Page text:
The first chapter, the first Sunday of Advent, we met Naomi, a widow from Bethlehem, living in Moab with her daughters-in-law, Ruth and Orpah, both also widowed after Naomi’s two sons had died. Naomi sets out to return to Bethlehem and tries to turn Ruth and Orpah back to their homes. But Ruth won’t go. She returns to a place she has never been, and provides a sense of hope to the despairing Naomi. In the second chapter, Ruth gathers grain in the fields, following the reapers, and does so in peace, thanks to Naomi’s kinsman Boaz. In addition to hope, she brings peace and plenty to Naomi. In the third chapter, Ruth seeks out Boaz on the threshing floor, and there he promises, before the morning breaks, to find Naomi’s nearest kinsman, and redeem the family farm.
In this fourth chapter, Boaz, observant of custom and law, seeks out the kinsman and makes the formal offer – there is a piece of land to be redeemed, and this relative has first right of refusal. At first the kinsman says he will take the property, redeem it in the family name. But then Boaz tells him, “Oh, by the way, Ruth comes with the deal. You’d need to marry her.” It isn’t really explicit in the text, but certainly Boaz knew exactly what he was doing, making this kinsman an offer he was sure to refuse!
Every chapter of this story contained a plot twist, and this chapter is no different, for at the end of the tale we find out that this marriage generated not only hope and peace and joy and love, it also results in a child, Obed, the joy of Naomi’s old age, the grandfather of David, the king of all Israel, and the ancestor of Jesus, who was born in Bethlehem, of the house of David. It is a story filled with word play, with reversals and surprises – turning and returning, covering and uncovering, loss and redemption, bitterness turned to sweetness.
Through it all, God’s lovingkindness and steadfast love endure.
Similarly, the appearance of the angel to shepherds, for any reason, was a complete surprise to everyone. It was particularly surprising that the angel was announcing the birth of the Messiah – to shepherds! The children’s program had it right – they weren’t expecting that!
One of the favorite lines in that script last week, according what I overheard from certain small people, was when the angels heard that the Prince of Heaven was to be born in a stable. They were shocked! They answered: “In A STABLE? Surrounded by animals? Filled with hay? Filled with poop?”[Shout out here to the boys who joined in on this line during the actual sermon!]
What on earth could God be thinking? And then, if you recall, just like the account in the Bible, the angels came to sing of Christ’s birth, not to kings and presidents, but to shepherds, because, like the script said, “Those dudes could do with some cheering up."
Our beloved nativity scenes show Baby Jesus surrounded by clean respectable people. Mary is all tidied up so you’d hardly know that she’d just been in labor. The shepherds and sheep look freshly washed, the barn and manger like someone came through with a broom and a liberal dose of Murphy’s Oil Soap. You’d think that Jesus just appeared there, all swaddled up and fragrant with that sweet milky baby aroma, placed gently in the manger after everything was cleaned up.
But God doesn’t work like that, waiting to enter into our lives once we have everything all tidied up. God doesn’t postpone loving us until after we’ve done the right thing, as Ruth did, or after we’ve come to adore Jesus like the shepherds. No, the surprise of God’s love is that we aren’t expecting it, and, if we are honest, we sometimes have a little trouble believing it.
It isn’t that we don’t want to believe it – after all, what a great thing, that someone loves us just because we are alive! But our experience teaches us that this really isn’t very probable.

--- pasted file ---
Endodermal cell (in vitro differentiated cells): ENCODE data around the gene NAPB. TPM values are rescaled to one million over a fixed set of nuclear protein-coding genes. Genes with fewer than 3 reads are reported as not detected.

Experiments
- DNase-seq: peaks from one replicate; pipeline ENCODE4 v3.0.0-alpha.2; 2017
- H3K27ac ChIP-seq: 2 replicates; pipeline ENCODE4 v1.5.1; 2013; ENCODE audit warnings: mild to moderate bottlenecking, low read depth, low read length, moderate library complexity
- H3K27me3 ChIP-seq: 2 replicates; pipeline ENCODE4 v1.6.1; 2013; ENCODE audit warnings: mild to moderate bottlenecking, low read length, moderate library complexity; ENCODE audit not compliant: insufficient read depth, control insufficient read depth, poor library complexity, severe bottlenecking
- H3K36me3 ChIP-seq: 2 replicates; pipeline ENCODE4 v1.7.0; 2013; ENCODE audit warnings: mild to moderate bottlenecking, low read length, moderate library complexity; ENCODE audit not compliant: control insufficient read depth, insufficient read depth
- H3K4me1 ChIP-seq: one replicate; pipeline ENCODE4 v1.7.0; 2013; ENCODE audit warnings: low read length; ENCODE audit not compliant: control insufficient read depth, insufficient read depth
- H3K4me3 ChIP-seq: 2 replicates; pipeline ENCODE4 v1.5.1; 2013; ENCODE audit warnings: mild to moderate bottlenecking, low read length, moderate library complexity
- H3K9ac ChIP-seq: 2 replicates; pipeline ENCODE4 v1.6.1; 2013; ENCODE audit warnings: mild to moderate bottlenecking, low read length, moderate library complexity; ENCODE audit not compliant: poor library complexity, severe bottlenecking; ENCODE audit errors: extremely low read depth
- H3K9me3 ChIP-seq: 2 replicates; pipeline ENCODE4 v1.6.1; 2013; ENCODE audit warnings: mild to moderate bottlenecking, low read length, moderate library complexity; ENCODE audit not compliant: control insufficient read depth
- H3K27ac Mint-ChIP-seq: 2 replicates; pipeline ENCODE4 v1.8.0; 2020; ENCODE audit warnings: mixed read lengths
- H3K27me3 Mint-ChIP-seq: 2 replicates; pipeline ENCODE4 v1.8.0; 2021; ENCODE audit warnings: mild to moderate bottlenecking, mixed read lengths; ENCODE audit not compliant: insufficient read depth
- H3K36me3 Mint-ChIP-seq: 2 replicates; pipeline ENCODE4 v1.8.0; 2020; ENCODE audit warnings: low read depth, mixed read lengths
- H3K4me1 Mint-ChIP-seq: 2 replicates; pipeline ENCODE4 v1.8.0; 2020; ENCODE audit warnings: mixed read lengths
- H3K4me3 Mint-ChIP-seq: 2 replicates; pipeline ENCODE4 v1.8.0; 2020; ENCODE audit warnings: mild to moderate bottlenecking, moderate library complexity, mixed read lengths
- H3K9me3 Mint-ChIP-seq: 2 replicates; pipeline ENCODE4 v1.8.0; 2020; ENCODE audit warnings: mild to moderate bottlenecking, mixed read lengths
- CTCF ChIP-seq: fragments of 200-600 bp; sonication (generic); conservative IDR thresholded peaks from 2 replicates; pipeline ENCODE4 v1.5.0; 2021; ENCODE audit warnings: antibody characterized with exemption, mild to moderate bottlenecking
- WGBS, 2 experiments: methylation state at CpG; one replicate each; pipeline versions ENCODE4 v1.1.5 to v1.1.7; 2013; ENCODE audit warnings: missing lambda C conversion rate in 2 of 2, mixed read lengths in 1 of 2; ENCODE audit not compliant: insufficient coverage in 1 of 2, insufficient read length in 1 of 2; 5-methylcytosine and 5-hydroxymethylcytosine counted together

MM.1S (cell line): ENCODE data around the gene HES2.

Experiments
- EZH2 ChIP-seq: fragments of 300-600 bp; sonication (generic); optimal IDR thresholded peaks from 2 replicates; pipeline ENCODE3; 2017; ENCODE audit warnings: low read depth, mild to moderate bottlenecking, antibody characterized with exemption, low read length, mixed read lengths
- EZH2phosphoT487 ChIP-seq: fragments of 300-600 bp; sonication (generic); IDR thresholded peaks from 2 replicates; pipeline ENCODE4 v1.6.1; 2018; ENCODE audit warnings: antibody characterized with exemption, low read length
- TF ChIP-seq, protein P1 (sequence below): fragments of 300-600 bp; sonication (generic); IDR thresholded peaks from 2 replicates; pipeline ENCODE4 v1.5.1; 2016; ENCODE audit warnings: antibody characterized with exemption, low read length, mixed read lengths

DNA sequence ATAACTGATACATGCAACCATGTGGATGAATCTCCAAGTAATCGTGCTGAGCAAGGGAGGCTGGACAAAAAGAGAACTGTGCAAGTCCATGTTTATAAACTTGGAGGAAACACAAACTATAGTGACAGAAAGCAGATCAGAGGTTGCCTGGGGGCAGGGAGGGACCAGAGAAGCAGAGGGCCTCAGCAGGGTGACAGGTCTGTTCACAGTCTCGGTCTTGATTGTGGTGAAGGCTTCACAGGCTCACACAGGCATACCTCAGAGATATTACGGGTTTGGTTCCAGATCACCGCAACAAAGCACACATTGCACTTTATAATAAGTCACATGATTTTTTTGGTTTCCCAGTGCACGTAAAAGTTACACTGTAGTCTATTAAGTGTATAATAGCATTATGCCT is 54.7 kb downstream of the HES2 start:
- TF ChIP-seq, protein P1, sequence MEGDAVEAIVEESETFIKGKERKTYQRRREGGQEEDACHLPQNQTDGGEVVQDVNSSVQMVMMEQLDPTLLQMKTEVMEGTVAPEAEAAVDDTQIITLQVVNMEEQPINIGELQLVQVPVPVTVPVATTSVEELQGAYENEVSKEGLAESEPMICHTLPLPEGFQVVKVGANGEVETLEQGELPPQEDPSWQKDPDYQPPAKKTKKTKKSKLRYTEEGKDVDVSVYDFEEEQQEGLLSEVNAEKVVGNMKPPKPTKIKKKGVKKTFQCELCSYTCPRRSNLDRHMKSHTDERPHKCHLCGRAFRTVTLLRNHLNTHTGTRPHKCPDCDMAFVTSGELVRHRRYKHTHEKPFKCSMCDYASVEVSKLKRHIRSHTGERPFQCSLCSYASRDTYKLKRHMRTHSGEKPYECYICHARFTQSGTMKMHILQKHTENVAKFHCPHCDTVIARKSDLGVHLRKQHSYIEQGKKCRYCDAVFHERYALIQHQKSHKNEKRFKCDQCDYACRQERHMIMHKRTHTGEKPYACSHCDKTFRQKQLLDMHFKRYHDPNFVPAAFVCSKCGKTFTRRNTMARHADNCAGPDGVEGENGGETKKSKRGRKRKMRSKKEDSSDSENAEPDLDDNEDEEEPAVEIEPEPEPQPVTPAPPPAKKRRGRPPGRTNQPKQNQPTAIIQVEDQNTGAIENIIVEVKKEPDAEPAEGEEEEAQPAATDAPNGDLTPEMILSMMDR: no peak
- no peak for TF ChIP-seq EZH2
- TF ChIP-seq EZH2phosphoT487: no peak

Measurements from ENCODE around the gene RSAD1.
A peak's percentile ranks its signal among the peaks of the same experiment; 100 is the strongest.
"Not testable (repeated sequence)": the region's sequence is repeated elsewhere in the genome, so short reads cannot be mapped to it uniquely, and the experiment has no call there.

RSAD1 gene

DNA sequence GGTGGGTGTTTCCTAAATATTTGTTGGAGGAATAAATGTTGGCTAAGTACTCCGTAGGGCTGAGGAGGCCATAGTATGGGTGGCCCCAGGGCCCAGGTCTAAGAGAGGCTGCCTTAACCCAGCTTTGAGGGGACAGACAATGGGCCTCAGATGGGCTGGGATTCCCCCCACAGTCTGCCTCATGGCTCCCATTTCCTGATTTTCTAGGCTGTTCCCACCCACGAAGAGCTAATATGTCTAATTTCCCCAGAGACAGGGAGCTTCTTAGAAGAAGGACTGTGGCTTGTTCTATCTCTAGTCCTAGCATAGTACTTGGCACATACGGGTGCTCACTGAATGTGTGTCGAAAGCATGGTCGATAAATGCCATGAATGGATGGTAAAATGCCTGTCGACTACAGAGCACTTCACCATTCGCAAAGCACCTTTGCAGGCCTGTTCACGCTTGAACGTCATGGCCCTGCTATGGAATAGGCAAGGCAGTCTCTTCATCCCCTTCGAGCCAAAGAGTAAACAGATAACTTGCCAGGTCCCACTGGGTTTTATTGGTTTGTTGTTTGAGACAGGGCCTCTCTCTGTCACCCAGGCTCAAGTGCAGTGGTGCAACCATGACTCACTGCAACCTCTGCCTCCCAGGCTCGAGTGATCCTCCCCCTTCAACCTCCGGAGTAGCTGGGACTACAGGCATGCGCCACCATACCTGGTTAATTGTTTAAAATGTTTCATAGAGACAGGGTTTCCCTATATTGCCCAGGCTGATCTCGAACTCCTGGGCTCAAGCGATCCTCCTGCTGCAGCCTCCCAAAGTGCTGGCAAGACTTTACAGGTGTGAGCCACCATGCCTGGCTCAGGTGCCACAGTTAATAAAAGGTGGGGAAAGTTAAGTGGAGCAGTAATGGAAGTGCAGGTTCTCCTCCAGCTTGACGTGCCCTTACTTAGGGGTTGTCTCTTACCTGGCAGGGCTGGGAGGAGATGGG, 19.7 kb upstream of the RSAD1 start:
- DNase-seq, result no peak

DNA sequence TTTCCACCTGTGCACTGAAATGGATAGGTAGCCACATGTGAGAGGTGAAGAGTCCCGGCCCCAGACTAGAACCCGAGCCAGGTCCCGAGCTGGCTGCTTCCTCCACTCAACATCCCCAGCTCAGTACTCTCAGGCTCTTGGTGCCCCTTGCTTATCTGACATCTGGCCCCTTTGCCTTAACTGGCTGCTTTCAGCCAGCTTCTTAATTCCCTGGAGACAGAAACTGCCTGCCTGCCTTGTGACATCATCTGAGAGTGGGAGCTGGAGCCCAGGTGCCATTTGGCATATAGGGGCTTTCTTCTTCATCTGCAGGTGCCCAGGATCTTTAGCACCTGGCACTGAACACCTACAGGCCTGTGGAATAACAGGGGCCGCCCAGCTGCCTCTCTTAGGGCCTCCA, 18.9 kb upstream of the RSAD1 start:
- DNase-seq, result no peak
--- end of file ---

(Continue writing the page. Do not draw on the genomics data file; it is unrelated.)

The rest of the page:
We can talk about loving each other unconditionally, but truly, most of us can think of SOME condition in which we could stop loving another human being.
But God’s love isn’t like that. It isn’t based on what we do, or who we are, or where we live. God’s love story with us is all about the unexpected. The birth of Jesus breaks into our worlds, messy and disorganized, unprepared as we may be. Jesus comes to us in an unexpected way, to unexpected places, Jesus shows up among the lowly, the humble and the outcast.
Jesus shows up in places that are, well, filled with straw and poop and disrespectable people. Maybe we’d rather not think it about it quite that way. We are, after all, nice folks.
We clean up our houses before company comes over. We get out the good china and put clean sheets on the guest bed. We would rather not have anyone see or know about the disreputable or untidy parts of our lives, or even of our past. When Jesus shows up, we would prefer that he not see the grime, not smell anything stinky.
But God doesn’t usually come by way of the front door. God shows up in our lives in surprising ways in unexpected places and circumstances. The grandmother of King David was a Moabite woman. Her husband was the son of a Canaanite woman, a prostitute. From the House of David came Jesus, who was born to a peasant woman in an obscure village, and whose birth was announced to men who were literally outside – outside of the socially acceptable world, outside of the norm, outsiders in every way.
It may be surprising, the way God turns up, not at the center to tidy up the living room, but at the fringes, to disrupt our comfortable lives. Jesus comes, Immanuel, God with us, comes to uncover what is least acceptable about us and then redeem it through love, love that is surprising, unexpected and undeserved.
There’s an old Christmas carol, written by the same poet who wrote “In the Bleak Midwinter.” Christina Rossetti describes that unexpected love –
Love came down at Christmas,
Love all lovely, Love Divine,
Love was born at Christmas,
Star and Angels gave the sign.
Love shall be our token,
Love shall be yours and love be mine,
Love to God and all men,
Love for plea and gift and sign.
In a few days, we’ll gather here again to hear once again how love came down at Christmas.
May we once again be delighted and surprised, in reverent awe and unspeakable joy at the surprise and wonder of this love which comes, and may it be born anew in each of us.